Indie fans most open minded about music, pop fans most closed off

New research out of McMaster University’s Digital Music Lab shows just how open minded music fans are to different genres of music, based on their favourite genre. Where do you rank?

New research from McMaster University ranks music fans 'exclusivity' by genre

Enjoy indie bands like Arcade Fire? Then you're more likely to also be open minded and listen to other genres of music, according to new research out of Hamilton's McMaster University. (Kevin Winter/Getty Images)

Indie music fans are most open minded to listening to different types of music, while pop fans are much less likely to branch out in their listening habits, according to new research out of McMaster University's Digital Music Lab.

Researchers in the lab – which is spearheaded by professor Matthew Woolhouse – have spent months pouring over data from more than a billion song downloads since it opened in 2013. Now, the university is starting to release their findings, which delve deep into the way we consume music.

One of the projects measures "exclusivity" – or how likely a fan of certain type of music is to also have other genres of music in his or her library.

And indie music fans, the research says you're the most open-minded listeners out there. Here's a list of genres, ranked from most open minded to least open minded:

  1. Indie
  2. Jazz
  3. Folk
  4. Country
  5. Classical
  6. Rock
  7. Metal
  8. Rap
  9. Dance
  10. Pop

"Some genres are very exclusive," Woolhouse told CBC News. "That says something about the type of person who likes that type of music."

"We think it relates to personality."

Can music fans play nice with each other?

So what exactly does that say about subcultures of music and the people who listen to them? Are pop fans just totally unable to get down to an old-timey bluegrass tune, and are indie fans also running out in droves to buy Kanye West albums?

Woolhouse doesn't have an easy answer – at least not yet, anyway. "It has to do with more complex sociological reasons that we're currently exploring," he said. "We're trying to get a handle on what features about a musical style make it more attractive to people who are exclusive."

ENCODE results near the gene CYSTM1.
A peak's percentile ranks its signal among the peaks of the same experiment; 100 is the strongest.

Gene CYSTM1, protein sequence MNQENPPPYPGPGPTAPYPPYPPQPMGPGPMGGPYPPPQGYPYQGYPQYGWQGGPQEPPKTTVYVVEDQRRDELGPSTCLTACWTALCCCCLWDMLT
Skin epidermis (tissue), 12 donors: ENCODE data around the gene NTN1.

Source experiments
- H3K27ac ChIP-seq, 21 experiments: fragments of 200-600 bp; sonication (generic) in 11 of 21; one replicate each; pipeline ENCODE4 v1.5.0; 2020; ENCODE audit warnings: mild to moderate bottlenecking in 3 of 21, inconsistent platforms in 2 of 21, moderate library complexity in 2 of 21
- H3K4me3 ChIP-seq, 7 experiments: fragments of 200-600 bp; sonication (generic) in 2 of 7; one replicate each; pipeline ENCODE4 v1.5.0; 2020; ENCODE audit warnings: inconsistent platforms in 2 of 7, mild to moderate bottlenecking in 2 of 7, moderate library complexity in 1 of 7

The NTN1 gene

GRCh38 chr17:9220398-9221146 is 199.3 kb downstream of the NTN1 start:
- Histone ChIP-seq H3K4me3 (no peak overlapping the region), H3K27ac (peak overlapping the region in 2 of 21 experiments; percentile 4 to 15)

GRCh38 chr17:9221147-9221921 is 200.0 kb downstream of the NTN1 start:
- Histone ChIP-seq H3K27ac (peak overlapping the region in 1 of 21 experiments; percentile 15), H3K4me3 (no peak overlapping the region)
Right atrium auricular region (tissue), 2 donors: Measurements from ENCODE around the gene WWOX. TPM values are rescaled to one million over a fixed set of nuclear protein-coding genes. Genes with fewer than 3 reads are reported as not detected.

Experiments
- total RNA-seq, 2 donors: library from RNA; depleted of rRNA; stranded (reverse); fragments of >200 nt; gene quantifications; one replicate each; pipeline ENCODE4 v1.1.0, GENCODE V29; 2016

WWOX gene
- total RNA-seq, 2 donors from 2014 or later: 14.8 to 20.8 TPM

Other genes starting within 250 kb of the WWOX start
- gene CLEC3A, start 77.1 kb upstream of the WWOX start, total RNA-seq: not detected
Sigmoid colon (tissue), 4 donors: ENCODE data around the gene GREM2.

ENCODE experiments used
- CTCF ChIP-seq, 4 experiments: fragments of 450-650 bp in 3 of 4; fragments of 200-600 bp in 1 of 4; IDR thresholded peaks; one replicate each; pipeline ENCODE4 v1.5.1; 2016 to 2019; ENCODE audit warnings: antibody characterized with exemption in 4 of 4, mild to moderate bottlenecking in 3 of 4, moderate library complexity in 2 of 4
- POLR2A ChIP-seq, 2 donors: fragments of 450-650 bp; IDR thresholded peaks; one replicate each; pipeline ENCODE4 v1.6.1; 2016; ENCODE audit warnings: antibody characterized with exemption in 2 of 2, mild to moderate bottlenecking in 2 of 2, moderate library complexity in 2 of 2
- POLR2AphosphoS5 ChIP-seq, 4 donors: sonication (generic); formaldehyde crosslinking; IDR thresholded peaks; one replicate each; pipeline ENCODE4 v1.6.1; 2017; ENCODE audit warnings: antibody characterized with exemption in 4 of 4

Another interesting part of the data – which was provided by music service MixRadio (but without users' personal information) – comes from seeing how different genres of music intersect.

Jazz and classical listeners, for example, are the most likely to have songs from each others' preferred genre in their library on top of their own favourite type of music – so jazz fans also like classical, and vice versa. Pop and rock listeners work the same way too, and enjoy each others' genres.

On the flip side, some genres totally hate each other, like metal and jazz. The data shows those two genres barely intersect at all.

Then there are strange "asymmetrical pairings," where one genre likes another genre, but the reverse isn't the case – kind of like unrequited love. Country listeners tend to also like pop music, the data shows, but pop fans don't like country in the same way.

Rock and pop most popular music genres

The most popular genres in the study were pop and rock music, Woolhouse says, but that's partly because they're "so ubiquitous" and have lots of different artists lumped into them.

Though the project gives valuable insight into the world's music listening habits from 2007 to 2014, now it faces a new challenge – that streaming services are starting to totally eclipse downloading.

Woolhouse freely admits that "downloading is dead," but that doesn't mean the project is any less valuable, he said. This is still a historic database that gives a snapshot of one of the most important periods in the globalization of music.

"It doesn't undercut it – this is still a snapshot of a very important moment in time," he said.

Researchers are also examining the possibility of expanding the project to include music streaming data in the future.



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